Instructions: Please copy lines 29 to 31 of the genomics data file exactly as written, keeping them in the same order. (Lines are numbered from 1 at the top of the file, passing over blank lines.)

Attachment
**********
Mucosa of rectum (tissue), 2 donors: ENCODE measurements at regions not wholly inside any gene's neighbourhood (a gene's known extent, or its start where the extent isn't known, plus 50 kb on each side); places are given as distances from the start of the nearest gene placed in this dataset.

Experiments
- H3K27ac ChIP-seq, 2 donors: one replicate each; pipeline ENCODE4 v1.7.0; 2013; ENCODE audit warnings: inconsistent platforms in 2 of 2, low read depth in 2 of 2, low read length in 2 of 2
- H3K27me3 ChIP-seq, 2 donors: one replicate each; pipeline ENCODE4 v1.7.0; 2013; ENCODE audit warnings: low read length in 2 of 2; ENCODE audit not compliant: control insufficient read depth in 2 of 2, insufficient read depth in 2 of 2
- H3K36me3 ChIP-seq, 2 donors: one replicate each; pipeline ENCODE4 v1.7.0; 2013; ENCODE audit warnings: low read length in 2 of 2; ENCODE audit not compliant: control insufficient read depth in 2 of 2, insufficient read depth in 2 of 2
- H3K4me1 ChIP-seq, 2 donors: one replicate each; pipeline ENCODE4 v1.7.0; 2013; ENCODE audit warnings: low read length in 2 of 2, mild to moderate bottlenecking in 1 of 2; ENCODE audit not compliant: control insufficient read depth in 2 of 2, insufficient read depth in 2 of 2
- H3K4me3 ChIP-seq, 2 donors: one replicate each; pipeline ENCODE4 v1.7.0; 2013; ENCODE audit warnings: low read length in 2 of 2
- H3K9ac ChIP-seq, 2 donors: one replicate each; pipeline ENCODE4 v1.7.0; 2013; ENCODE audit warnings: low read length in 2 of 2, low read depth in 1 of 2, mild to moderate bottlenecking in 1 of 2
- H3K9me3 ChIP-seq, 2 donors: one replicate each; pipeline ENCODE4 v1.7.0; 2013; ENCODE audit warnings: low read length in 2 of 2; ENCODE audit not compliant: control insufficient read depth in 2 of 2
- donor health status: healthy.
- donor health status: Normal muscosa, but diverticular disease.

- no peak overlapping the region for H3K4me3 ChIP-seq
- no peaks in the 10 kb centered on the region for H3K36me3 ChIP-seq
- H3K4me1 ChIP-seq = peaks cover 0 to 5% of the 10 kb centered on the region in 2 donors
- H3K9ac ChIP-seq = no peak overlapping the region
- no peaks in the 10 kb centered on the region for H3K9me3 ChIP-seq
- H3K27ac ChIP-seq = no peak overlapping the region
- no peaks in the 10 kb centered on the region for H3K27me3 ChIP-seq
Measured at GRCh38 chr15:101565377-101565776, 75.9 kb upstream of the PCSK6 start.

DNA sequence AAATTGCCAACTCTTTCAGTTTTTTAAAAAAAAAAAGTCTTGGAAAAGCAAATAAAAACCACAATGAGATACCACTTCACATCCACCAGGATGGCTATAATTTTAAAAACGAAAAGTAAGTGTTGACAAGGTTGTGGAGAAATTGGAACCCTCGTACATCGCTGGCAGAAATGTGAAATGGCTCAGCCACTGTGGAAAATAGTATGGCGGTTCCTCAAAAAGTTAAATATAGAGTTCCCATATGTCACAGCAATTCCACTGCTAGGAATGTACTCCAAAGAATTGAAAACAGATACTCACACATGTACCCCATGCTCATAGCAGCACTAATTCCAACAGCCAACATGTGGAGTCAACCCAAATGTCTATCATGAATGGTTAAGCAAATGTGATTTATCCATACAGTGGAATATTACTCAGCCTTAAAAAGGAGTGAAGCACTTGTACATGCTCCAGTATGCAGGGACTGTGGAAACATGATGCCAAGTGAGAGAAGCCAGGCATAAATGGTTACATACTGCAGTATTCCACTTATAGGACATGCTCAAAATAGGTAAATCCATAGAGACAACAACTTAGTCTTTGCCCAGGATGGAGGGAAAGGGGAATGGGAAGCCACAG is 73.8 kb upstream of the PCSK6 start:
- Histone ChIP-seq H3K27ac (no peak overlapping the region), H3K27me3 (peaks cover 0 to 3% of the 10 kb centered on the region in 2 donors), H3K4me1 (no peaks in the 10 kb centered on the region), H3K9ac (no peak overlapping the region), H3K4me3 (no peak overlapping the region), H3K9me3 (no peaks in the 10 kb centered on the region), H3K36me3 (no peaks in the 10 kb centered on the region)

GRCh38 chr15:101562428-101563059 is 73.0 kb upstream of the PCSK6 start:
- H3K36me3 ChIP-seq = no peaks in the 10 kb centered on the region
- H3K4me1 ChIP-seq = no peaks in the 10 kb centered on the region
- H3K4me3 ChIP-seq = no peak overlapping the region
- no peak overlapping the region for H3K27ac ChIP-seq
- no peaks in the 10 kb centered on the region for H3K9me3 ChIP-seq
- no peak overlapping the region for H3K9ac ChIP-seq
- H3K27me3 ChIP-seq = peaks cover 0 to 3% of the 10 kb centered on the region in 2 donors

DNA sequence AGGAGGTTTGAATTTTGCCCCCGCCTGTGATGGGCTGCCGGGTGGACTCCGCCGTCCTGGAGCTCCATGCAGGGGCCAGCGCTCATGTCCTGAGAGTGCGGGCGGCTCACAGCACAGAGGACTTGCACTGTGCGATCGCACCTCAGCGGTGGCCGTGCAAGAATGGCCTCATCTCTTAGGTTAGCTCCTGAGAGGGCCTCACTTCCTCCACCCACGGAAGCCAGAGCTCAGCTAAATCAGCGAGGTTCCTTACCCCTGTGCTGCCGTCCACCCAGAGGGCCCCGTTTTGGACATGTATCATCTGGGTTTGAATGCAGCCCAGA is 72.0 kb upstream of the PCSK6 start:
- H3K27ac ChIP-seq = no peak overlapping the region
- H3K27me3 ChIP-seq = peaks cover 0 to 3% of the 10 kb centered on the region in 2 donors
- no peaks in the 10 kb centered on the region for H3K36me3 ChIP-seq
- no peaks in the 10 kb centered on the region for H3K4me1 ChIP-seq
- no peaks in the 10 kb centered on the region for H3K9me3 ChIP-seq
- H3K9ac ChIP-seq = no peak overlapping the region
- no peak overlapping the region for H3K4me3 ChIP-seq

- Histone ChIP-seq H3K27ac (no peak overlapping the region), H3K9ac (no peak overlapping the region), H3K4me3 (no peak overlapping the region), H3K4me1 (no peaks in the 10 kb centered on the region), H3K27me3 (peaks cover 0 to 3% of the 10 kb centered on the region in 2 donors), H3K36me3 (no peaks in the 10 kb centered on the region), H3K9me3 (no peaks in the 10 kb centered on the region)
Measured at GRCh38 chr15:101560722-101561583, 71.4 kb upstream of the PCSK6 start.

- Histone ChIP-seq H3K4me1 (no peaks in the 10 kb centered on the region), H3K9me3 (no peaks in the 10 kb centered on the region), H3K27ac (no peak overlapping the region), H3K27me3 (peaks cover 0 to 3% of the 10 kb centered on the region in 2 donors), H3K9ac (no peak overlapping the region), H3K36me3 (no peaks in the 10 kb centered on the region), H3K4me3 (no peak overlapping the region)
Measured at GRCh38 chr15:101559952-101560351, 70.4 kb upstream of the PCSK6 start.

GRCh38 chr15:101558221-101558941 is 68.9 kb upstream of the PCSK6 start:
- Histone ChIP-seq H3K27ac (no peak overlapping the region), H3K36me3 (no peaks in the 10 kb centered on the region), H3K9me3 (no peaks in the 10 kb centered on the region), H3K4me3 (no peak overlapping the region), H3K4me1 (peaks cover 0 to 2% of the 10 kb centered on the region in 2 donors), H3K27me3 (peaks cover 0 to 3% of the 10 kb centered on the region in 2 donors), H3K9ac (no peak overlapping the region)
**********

- H3K27me3 ChIP-seq = peaks cover 0 to 3% of the 10 kb centered on the region in 2 donors

DNA sequence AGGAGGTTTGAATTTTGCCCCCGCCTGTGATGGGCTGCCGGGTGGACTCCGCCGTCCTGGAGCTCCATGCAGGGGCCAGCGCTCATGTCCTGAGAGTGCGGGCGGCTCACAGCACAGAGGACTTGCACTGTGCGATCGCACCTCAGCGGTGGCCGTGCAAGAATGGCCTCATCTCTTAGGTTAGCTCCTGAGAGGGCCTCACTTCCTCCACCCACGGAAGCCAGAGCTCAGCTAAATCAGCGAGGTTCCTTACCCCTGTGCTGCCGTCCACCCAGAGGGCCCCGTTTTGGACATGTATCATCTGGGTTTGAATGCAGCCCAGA is 72.0 kb upstream of the PCSK6 start:
- H3K27ac ChIP-seq = no peak overlapping the region